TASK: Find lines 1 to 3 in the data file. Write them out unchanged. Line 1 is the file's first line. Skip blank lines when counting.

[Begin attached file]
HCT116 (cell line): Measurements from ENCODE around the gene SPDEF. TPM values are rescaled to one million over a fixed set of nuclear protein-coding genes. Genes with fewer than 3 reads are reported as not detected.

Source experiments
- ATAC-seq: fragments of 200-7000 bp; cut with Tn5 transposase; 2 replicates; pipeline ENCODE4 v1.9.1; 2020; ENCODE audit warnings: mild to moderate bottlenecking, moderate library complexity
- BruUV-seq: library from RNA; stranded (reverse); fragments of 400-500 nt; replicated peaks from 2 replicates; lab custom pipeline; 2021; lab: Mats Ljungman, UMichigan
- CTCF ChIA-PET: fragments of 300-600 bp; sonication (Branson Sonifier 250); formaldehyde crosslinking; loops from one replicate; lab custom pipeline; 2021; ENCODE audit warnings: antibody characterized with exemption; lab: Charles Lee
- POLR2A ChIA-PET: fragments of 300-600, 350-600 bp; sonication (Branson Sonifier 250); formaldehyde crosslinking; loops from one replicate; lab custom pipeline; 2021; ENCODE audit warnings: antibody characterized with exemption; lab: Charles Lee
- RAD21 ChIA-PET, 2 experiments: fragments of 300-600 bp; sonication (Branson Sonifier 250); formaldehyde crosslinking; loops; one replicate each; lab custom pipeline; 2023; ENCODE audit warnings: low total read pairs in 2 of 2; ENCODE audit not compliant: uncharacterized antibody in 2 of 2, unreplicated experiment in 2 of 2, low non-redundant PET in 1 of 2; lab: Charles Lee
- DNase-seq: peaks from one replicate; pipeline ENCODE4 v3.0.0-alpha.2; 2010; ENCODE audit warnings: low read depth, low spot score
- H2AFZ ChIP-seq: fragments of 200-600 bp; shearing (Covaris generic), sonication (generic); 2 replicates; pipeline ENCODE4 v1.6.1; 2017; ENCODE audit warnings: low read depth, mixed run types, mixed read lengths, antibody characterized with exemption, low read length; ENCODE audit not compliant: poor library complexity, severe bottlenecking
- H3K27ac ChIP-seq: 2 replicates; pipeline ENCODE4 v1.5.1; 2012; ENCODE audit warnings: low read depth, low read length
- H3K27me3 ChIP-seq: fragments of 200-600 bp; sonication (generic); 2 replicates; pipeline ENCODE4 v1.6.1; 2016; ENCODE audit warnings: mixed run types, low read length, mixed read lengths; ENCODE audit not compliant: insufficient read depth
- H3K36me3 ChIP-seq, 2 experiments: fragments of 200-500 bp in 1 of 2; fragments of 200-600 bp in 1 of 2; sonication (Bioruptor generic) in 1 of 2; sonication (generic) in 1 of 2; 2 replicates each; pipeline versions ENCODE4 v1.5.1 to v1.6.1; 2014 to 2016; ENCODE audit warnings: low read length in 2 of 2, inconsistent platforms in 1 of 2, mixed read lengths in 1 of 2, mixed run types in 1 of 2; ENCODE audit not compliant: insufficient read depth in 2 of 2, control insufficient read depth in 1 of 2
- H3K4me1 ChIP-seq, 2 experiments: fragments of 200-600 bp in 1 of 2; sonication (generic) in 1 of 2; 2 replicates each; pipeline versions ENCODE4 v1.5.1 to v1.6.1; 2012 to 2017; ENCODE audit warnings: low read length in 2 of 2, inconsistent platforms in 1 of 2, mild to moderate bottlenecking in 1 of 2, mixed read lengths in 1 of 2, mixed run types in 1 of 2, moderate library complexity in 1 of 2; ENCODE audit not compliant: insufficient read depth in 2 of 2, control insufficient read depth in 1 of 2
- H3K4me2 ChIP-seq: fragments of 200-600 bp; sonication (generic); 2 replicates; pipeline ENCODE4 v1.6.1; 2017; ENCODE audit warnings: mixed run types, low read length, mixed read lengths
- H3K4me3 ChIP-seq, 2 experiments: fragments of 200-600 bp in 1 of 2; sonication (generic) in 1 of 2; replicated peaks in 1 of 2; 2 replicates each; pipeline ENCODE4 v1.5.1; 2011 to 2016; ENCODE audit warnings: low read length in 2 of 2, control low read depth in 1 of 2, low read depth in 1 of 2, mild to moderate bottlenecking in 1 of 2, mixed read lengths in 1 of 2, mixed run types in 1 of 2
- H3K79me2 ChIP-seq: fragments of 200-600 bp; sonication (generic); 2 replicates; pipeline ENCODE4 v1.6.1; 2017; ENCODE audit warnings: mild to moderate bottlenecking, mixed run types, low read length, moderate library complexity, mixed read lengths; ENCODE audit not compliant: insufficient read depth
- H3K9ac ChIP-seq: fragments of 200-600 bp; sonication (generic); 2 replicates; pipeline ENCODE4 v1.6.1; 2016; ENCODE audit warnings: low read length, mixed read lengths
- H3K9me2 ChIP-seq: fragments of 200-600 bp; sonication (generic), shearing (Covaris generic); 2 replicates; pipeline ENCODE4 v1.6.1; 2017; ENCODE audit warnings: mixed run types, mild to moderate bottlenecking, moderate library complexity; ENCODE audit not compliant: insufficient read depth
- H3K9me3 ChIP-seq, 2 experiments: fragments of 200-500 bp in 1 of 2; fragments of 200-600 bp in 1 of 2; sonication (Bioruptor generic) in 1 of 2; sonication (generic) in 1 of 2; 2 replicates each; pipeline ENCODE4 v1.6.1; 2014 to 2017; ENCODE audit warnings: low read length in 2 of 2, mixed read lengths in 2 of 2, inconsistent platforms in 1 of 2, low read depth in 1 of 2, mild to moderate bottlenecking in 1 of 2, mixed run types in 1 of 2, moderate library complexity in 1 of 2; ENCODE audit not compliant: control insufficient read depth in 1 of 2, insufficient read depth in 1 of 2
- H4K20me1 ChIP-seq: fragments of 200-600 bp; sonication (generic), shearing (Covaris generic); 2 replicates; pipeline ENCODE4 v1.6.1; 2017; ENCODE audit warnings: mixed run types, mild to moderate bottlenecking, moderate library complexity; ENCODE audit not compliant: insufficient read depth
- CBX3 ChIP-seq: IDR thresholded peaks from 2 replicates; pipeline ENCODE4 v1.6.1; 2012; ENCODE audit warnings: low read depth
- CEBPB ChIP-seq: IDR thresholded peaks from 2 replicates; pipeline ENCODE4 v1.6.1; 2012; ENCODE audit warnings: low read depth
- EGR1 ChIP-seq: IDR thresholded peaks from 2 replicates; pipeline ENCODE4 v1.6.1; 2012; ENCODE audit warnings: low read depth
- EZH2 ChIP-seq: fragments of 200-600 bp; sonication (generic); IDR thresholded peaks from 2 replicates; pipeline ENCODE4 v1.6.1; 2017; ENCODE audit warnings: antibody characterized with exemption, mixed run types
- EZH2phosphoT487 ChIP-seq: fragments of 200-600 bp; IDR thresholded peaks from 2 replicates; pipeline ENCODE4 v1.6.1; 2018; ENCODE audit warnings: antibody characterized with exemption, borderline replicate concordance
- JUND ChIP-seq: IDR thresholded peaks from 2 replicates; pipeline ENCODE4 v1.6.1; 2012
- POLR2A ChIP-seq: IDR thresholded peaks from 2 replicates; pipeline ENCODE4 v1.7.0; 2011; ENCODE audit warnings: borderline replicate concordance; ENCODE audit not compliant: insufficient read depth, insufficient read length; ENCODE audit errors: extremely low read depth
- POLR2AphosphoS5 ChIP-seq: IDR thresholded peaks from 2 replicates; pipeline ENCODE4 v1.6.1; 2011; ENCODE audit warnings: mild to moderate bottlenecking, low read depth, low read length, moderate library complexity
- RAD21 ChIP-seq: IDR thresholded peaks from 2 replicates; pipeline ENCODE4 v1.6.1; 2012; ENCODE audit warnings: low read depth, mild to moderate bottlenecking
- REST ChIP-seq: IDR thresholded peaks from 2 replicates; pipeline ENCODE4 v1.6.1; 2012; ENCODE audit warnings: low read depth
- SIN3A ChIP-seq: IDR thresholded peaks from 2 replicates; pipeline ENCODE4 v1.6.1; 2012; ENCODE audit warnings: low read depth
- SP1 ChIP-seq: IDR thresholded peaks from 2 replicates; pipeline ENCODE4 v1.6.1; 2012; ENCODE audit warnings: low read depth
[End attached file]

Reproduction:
HCT116 (cell line): Measurements from ENCODE around the gene SPDEF. TPM values are rescaled to one million over a fixed set of nuclear protein-coding genes. Genes with fewer than 3 reads are reported as not detected.

Source experiments
- ATAC-seq: fragments of 200-7000 bp; cut with Tn5 transposase; 2 replicates; pipeline ENCODE4 v1.9.1; 2020; ENCODE audit warnings: mild to moderate bottlenecking, moderate library complexity